• Axiom $3$ is not first-order - we either have to $(i)$ whip up a first-order approximation to it, $(ii)$ shift the "naive" context of probability theory (= event space + $\mathbb{R}$) to a richer one (= something with a set-theoretic apparatus allowing us to talk about arbitrary countable sets), or $(iii)$ work in a richer logic than first-order logic, such as $\mathcal{L}_{\omega_1,\omega}$.

I'll take these in reverse order.

Option $(iii)$ doesn't seem appropriate here, although I personally like it. Perhaps surprisingly, Godelian ideas don't go out the window altogether even when we leave the realm of first-order logic, so $(iii)$ actually is a priori something that could yield interesting results. However, it quickly becomes rather technical and I suspect it's not what's wanted here, so let's ignore it here.

Option $(ii)$ is arguably the best one here, but the set-theoretic apparatus we would need to bring into play will on its own be susceptible to Godel's incompleteness theorem (see e.g. here). So at this point we do get Godelian, but not for reasons related to the actual topic at hand.

This leaves $(ii)$ as the only real faithful option. So what we need to do now is $(a)$ identify whatever additional axioms we need to "make Kolmogorov work right," and in particular $(b)$ pin down a "first-order approximation" to Axiom $3$. The good news is that there's a natural approach to $(b)$, namely to work with a scheme of axioms addressing each first-order definable instance of the principle at hand separately. This is the approach taken for example in (first-order) $\mathsf{PA}$ and $\mathsf{ZFC}$ (consider induction and separation/replacement respectively), and is extremely flexible.

So this suggests the following framework for first-order probability theory:

  • We have two sorts, an event sort and a probability sort.

  • On the probability sort we have binary operations $+$ and $\times$, a binary relation $<$, and constants $0$ and $1$; and we have axioms asserting that these turn that sort into an ordered field.

  • On the event sort we have two binary operations $\cap$ and $\cup$, a binary relation $\subseteq$, and two constants $\emptyset$ and $\Omega$, and axioms asserting that this turns that sort into a Boolean algebra with bottom $\emptyset$ and top $\Omega$.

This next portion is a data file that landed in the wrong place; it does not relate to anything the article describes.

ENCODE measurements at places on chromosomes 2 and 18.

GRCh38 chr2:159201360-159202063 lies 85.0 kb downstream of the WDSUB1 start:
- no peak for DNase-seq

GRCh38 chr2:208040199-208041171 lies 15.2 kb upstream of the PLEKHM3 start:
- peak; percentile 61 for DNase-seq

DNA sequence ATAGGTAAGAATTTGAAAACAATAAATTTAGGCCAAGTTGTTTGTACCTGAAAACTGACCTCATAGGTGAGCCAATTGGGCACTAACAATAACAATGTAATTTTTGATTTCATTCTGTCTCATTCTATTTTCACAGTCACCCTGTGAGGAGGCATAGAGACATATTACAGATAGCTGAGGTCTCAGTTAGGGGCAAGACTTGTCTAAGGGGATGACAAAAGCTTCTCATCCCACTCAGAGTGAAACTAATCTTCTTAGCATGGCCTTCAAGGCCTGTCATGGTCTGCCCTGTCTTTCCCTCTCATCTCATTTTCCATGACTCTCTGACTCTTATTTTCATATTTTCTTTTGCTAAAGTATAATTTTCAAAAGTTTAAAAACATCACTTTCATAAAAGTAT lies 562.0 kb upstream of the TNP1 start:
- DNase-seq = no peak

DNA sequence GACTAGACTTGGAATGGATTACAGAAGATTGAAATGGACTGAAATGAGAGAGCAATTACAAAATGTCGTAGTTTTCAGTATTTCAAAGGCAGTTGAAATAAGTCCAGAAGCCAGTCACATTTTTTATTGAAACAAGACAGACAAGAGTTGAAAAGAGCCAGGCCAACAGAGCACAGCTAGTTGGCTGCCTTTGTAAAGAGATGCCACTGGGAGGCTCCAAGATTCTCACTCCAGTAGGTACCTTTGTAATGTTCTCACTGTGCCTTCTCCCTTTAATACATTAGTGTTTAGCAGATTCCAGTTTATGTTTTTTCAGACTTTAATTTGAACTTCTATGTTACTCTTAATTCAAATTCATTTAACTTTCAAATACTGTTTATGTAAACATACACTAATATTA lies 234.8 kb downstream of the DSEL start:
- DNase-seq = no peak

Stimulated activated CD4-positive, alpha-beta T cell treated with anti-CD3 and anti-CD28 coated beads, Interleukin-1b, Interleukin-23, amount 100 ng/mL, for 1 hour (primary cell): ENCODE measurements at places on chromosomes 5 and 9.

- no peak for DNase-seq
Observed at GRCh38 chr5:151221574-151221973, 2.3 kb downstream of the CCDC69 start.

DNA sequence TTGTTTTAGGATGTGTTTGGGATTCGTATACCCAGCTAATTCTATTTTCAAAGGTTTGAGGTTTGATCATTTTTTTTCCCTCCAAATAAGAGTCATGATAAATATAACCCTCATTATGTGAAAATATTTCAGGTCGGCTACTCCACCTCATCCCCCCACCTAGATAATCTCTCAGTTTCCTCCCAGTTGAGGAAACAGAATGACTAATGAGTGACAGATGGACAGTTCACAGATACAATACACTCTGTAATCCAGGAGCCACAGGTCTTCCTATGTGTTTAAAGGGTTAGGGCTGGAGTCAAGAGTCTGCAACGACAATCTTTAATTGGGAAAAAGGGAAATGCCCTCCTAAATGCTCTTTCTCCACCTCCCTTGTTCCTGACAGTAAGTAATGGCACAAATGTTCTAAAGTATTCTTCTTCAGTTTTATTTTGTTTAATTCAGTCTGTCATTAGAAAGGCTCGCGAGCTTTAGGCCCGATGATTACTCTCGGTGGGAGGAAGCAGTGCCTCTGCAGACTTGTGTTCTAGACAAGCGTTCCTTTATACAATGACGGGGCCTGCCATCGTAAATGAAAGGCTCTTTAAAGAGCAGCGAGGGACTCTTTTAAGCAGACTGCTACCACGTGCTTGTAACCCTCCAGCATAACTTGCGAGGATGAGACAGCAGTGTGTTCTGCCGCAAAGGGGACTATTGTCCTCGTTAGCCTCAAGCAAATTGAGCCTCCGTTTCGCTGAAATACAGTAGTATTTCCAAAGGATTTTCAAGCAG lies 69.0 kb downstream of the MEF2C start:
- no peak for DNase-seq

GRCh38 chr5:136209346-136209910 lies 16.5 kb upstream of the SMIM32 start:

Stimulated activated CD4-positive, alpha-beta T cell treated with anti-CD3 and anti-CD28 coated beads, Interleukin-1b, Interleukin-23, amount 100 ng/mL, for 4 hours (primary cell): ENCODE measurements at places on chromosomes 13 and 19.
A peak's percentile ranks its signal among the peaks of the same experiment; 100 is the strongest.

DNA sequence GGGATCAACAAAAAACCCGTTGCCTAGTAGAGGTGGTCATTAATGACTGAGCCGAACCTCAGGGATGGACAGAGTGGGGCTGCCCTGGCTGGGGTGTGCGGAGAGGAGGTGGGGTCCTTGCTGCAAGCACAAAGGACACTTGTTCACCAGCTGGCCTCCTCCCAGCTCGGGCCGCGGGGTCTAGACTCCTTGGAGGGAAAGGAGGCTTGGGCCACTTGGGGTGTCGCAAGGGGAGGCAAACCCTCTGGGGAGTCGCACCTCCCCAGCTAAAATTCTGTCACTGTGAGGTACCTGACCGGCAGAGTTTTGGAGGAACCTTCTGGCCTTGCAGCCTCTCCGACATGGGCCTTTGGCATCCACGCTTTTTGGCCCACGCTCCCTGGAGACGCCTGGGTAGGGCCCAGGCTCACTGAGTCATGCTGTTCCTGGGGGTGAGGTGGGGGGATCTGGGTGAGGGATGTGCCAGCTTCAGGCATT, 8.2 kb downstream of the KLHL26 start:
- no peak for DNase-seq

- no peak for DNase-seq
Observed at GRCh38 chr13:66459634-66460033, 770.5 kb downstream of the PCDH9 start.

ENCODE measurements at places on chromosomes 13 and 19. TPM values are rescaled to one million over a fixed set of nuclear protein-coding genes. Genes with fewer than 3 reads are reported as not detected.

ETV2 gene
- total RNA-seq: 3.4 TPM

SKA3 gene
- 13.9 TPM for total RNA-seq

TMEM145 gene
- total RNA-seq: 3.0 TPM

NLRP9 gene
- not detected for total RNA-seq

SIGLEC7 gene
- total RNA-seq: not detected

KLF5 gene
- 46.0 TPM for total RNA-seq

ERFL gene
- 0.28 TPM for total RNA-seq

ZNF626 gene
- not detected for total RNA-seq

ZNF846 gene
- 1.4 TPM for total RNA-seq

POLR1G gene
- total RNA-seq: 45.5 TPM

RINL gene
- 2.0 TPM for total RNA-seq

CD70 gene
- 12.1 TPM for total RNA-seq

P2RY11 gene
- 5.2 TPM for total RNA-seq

• Connecting both sorts, we have a function $\mathsf{E}$: its domain is the event sort and its codomain is the probability sort. We add axioms saying that $ran(\mathsf{E})\subseteq [0,1]$, $ran(\Omega)=1$, and $ran(\emptyset)=0$; and axioms saying that $\mathsf{E}$ is $2$-additive (and hence finitely additive).

  • We have the countable completeness scheme asserting that there is no definable failure of countable completeness.

  • And finally, we leave the door open for additional structure and axioms. For example, maybe we want to say that for every event $X$ there is some $Y$ such that $\mathsf{E}(Y)={\mathsf{E}(X)\over 2}$; or maybe we want to view events as subsets of a vector space. Note that I'm even allowing additional sorts (e.g. if we want events to be subsets of a vector space, we'll also want a sort for vectors and a sort for scalars).

That last bulletpoint lets us frame the question more correctly in my opinion:

What are some natural additional structure/axioms which make the resulting probability theory essentially incomplete?

The point is that, since as mentioned above there are very simple $\sigma$-algebras, if we don't add any such additions then we certainly won't get essential incompleteness. (Crucially, the real numbers are less complicated than the naturals from the point of Godel, and indeed much of logic: the theory of real closed fields is decidable!)

The most natural candidates I can think of are additions which describe contexts where events are arithmetical in some sense. There are of course no interesting uniform probability measures when $\Omega=\mathbb{N}$, but there are very natural non-uniform ones (e.g. the binomial distribution). If we want to look at such a measure in the context of number theory, then we presumably want to put enough structure on the event space('s underlying set) to do number theory - and this immediately brings in Godel.

However, again we're seeing incompleteness for reasons unrelated to probability. So really the right question to ask is:

What are some natural additional structure/axioms which make the resulting probability theory essentially incomplete, but which do not automatically yield essential incompleteness on their own?

I know of no natural candidates for such a thing, but since probability isn't my area I'm not sure how much that's worth.